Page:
Producer-Consumer Problem in Java using BlockingQueue

The producer consumer problem describes two processes, the producer and consumer, who share a common fixed size buffer used as a queue. The producer generates data and put data into buffer continuously. At the same time, the consumer will be consuming the data continuously. The problem is to make sure that producer won’t try to add data into buffer if it is full and that the consumer won’t try to remove data from an empty buffer. This version of the producer consumer problem is also known as bounded buffer problem. We can also have an unbounded buffer and in that case we have to take care of only the consumer that the consumer won’t try to remove data from an empty buffer. The producer consumer problem is a classic example of a multi-process synchronization problem.

We can easily implement the producer consumer problem using the BlockingQueue. A BlockingQueue already supports operations that wait for the queue to become non-empty when retrieving an element, and wait for space to become available in the queue when storing an element. Without BlockingQueue, every time we put data to queue at the producer side, we need to check if queue is full, and if full, wait for some time, check again and continue. Similarly on the consumer side, we would have to check if queue is empty, and if empty, wait for some time, check again and continue. However with BlockingQueue we don’t have to write any extra logic than to just add data from Producer and poll data from Consumer.

Producer-Consumer Example using BlockingQueue

Producer1.java

import java.util.concurrent.ArrayBlockingQueue;

import java.util.concurrent.BlockingQueue;

 

class Producer1 extends Thread {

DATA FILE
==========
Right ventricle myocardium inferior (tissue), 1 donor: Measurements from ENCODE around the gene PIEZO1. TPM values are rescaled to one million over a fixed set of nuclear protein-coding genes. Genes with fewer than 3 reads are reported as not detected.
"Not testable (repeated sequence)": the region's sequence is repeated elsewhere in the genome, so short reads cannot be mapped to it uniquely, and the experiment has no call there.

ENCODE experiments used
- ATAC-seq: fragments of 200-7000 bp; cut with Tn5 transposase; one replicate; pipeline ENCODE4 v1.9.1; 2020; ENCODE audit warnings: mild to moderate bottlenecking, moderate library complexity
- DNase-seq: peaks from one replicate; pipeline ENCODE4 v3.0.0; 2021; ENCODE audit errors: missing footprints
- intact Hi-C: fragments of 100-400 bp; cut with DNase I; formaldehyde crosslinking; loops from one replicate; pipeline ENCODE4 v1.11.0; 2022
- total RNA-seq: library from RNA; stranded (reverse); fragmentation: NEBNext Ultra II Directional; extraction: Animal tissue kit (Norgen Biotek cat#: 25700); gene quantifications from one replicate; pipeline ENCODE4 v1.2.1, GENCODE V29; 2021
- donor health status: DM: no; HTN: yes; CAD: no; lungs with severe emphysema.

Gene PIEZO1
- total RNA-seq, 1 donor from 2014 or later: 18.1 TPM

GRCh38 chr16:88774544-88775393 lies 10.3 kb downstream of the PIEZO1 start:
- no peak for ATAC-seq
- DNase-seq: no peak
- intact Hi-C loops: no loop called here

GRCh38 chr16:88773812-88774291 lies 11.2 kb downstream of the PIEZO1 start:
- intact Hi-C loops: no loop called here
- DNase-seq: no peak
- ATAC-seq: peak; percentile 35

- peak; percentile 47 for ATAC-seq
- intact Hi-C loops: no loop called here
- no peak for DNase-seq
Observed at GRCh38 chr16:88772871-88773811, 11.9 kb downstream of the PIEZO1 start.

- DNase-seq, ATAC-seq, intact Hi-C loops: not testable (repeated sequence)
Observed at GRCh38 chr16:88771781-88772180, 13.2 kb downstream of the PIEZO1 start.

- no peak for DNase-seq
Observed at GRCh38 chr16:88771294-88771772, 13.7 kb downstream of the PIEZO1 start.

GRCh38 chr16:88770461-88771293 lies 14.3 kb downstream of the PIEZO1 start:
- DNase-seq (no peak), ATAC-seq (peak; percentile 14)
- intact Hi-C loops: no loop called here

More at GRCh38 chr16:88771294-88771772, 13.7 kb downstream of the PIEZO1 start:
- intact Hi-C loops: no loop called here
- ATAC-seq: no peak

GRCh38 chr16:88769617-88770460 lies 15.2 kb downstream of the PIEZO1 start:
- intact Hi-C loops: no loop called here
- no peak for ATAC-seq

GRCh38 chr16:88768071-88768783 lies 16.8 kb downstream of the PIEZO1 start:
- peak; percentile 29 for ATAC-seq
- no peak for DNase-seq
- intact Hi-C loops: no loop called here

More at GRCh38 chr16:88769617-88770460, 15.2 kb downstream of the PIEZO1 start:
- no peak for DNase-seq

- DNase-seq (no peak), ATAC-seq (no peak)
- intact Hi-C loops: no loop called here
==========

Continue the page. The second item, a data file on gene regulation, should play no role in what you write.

BlockingQueue<String> bq;

 

  Producer1() {

    bq = new ArrayBlockingQueue<String>(5);

  }

 

  public void run() {

 

      for (int i = 0; i <= 10; i++) {

        try {

          System.out.println("adding str"+i);

          bq.put("str"+i);

          Thread.sleep(1);

        } catch (InterruptedException e) {

        }

    }

  }

}

 

Consumer1.java

import java.util.concurrent.TimeUnit;

 

class Consumer1 extends Thread {

  Producer1 prod;

 

  Consumer1(Producer1 prod) {

    this.prod = prod;

  }

 

  public void run() {

    for(int i=0;i<10;i++)

    {

      try {

        System.out.println("received "+prod.bq.poll(10, TimeUnit.SECONDS));

        Thread.sleep(2000);

      } catch (InterruptedException e) {

      }

    }

  }

}

 

ProducerConsumer1.java

public class ProducerConsumer1 {

  public static void main(String[] args) {

    Producer1 obj1 = new Producer1();

    Consumer1 obj2 = new Consumer1(obj1);

    Thread t1 = new Thread(obj1);

    Thread t2 = new Thread(obj2);

    t2.start();

    t1.start();

  }

}

Change the values in Thread.sleep() in both Producer and Consumer to see how a faster producer and slow consumer work; and how a slow producer and faster consumer work.

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